Forums often gets confused about the use of Glassfish or Tomcat, asking if it rather than use one another.
Looking at the logs blog often arrives people performing their research "Glassfish Tomcat VS" or "Glassfish or Tomcat" or "against Glassfish Tomcat" then it is clear that a newbie who comes close to Java EE is a bit of confusion about this choice.
The dispute has been clarified .. It 'a comparison that does not make sense!
Glassfish is a 4x4 off-road, is a city car Tomcat.
If I go to town in "off-road" stree I choosee the 4x4 otherwise if I am in a city I have to go with a city car because its use is easier.
Returning on the technical aspects ..
We assume that the platform Java EE consists of various and different technologies: JSP, Servlets, JMS, MDB, EJB, JPA etc etc. (See http://java.sun.com/javaee/technologies/)
Tomcat is able to support only a small part of Java EE, mainly relating to JSP and Servlet, which is why it is called a Tomcat Servlet Container.
JSPs are also the servlet
An Application Server Java EE as Glassfish instead fully supports Java EE.
Glassfish (which in its commercial version with sun supports is called Sun Application Server) is the reference implementation for Java EE.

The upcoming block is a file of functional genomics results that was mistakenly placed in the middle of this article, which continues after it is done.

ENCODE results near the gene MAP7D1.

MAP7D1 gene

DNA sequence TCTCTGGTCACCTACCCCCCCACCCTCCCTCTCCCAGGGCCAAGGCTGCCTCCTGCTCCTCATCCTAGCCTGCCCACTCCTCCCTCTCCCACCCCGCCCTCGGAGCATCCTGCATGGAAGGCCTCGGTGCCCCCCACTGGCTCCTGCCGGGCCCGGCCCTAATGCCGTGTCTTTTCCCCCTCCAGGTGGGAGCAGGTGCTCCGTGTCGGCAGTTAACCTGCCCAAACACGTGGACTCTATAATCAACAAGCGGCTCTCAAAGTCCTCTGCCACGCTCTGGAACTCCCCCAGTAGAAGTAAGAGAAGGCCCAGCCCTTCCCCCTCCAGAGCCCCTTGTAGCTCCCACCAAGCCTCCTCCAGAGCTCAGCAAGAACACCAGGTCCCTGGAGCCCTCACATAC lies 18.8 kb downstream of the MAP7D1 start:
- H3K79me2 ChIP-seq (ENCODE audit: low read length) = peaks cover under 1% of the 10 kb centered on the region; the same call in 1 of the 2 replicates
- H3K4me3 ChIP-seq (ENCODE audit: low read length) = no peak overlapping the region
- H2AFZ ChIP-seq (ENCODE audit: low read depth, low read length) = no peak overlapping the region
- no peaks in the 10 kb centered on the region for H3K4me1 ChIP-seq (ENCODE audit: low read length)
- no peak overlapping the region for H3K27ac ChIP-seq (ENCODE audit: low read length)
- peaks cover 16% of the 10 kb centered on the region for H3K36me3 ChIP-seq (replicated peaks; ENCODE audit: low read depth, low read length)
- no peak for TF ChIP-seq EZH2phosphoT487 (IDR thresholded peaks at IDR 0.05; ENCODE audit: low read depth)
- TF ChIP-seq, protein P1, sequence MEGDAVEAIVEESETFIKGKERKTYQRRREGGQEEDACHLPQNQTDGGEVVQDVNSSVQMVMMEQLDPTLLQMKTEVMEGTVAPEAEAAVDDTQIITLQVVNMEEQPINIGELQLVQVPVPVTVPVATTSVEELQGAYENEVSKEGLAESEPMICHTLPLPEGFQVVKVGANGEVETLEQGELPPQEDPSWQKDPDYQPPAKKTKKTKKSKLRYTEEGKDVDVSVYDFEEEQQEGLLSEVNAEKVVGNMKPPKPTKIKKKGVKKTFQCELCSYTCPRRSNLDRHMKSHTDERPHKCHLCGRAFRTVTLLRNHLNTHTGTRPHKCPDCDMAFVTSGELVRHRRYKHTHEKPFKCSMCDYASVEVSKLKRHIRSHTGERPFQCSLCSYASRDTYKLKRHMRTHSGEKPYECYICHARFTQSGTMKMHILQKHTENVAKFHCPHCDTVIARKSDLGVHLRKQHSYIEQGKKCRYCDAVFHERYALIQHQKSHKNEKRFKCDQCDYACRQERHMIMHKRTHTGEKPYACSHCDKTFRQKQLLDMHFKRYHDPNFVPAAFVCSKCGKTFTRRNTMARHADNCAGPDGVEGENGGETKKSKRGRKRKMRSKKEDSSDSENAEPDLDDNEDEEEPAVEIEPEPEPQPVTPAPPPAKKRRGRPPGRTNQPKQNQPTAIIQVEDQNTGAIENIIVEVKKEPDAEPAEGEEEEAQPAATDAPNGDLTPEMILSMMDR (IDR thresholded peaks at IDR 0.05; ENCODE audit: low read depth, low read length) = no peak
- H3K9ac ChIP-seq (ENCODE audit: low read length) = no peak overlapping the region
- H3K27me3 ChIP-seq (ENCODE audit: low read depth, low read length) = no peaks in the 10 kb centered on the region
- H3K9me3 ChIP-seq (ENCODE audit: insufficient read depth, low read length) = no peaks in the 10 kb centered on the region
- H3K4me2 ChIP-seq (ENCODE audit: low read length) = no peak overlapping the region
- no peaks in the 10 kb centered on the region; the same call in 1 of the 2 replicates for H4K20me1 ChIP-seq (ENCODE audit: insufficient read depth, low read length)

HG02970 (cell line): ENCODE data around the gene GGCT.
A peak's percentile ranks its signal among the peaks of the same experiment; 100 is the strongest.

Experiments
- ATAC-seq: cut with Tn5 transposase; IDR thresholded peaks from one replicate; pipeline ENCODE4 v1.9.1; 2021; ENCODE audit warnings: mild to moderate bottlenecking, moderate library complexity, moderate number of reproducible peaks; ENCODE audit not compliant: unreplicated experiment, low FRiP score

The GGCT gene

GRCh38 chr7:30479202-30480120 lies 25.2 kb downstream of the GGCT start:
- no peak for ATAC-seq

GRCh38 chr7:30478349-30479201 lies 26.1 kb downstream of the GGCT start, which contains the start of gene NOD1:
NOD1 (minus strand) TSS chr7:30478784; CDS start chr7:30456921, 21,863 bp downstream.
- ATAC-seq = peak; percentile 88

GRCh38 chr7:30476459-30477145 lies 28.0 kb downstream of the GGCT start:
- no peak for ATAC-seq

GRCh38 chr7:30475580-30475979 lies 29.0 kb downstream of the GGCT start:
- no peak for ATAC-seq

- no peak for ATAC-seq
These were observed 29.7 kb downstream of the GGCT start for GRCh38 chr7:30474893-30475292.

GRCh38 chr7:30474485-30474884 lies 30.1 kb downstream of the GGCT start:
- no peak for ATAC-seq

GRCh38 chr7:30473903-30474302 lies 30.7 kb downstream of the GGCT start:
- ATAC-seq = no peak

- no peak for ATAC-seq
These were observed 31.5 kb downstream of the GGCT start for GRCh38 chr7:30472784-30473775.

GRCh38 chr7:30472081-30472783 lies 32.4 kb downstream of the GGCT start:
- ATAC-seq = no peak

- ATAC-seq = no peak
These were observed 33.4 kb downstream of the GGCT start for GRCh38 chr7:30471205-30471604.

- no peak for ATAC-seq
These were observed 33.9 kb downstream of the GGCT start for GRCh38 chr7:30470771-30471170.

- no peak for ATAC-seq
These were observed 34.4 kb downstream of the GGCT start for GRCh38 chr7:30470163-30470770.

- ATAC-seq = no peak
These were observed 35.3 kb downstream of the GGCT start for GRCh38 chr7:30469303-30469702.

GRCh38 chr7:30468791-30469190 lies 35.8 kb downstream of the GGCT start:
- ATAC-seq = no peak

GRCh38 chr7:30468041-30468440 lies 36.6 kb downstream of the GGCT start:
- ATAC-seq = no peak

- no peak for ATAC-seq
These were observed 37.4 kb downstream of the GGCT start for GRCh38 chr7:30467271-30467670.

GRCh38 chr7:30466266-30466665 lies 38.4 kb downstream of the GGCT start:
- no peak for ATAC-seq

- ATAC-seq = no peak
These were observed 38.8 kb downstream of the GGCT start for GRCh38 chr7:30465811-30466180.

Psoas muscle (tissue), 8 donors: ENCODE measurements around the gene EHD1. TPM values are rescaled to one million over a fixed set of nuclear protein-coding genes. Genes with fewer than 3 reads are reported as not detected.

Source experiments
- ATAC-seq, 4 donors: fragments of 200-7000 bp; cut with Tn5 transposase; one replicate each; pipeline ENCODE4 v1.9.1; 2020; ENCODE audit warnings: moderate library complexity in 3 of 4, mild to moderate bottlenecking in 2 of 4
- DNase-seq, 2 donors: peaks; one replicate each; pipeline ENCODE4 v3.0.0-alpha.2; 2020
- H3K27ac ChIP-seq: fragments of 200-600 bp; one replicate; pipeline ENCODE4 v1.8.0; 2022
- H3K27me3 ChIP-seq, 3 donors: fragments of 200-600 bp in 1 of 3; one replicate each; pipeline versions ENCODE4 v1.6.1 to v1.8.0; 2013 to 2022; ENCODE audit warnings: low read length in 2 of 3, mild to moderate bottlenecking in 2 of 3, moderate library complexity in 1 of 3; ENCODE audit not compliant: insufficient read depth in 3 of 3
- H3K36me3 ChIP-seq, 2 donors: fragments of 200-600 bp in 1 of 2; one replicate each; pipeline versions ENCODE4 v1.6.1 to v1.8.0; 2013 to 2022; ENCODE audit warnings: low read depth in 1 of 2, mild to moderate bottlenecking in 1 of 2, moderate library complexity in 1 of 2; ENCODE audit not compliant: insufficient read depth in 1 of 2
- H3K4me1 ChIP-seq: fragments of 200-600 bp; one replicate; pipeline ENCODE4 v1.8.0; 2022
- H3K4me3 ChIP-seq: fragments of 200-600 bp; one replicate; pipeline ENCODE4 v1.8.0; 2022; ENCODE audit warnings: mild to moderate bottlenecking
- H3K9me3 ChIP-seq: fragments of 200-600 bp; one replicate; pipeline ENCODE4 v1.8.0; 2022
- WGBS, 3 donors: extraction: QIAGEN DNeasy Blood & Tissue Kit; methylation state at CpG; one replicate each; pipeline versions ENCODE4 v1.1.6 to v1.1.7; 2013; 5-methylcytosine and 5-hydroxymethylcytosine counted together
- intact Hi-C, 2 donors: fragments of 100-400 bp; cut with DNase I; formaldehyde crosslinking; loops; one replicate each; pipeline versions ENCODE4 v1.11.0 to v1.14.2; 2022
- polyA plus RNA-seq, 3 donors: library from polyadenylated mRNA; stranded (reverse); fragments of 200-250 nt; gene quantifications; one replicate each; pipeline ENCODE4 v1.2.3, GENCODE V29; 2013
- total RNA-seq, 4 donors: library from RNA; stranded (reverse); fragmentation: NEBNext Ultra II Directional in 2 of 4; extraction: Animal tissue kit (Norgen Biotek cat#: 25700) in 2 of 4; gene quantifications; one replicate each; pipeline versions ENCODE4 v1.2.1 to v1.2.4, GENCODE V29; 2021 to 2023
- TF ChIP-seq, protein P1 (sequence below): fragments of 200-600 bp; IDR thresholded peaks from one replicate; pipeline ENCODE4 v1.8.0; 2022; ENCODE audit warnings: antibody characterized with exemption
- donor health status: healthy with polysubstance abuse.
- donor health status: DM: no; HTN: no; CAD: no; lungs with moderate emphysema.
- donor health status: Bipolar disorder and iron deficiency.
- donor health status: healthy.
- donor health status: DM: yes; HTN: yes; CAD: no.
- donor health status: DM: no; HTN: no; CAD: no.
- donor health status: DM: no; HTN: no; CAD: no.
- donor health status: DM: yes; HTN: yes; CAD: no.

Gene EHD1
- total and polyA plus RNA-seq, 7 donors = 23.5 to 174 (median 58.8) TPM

There are several alternatives to Glassfish:
The comparison Glassfish vs a list of servers has more sense than the title of the article!
An Application Server is able to do the same things that can make Tomcat, since it is a servlet container, so often there are comparisons of performance among the common features of Tomcat and Glassfish
I personally prefer to apply the reasoning in the example of off-road car vs city car, in the sense that I take the car from the garage which is closest to the needs of the project.
It is also not excluded, in a complex architecture, the use of both types of servers, for example tomcat for front-end and Glassfish for the back-end.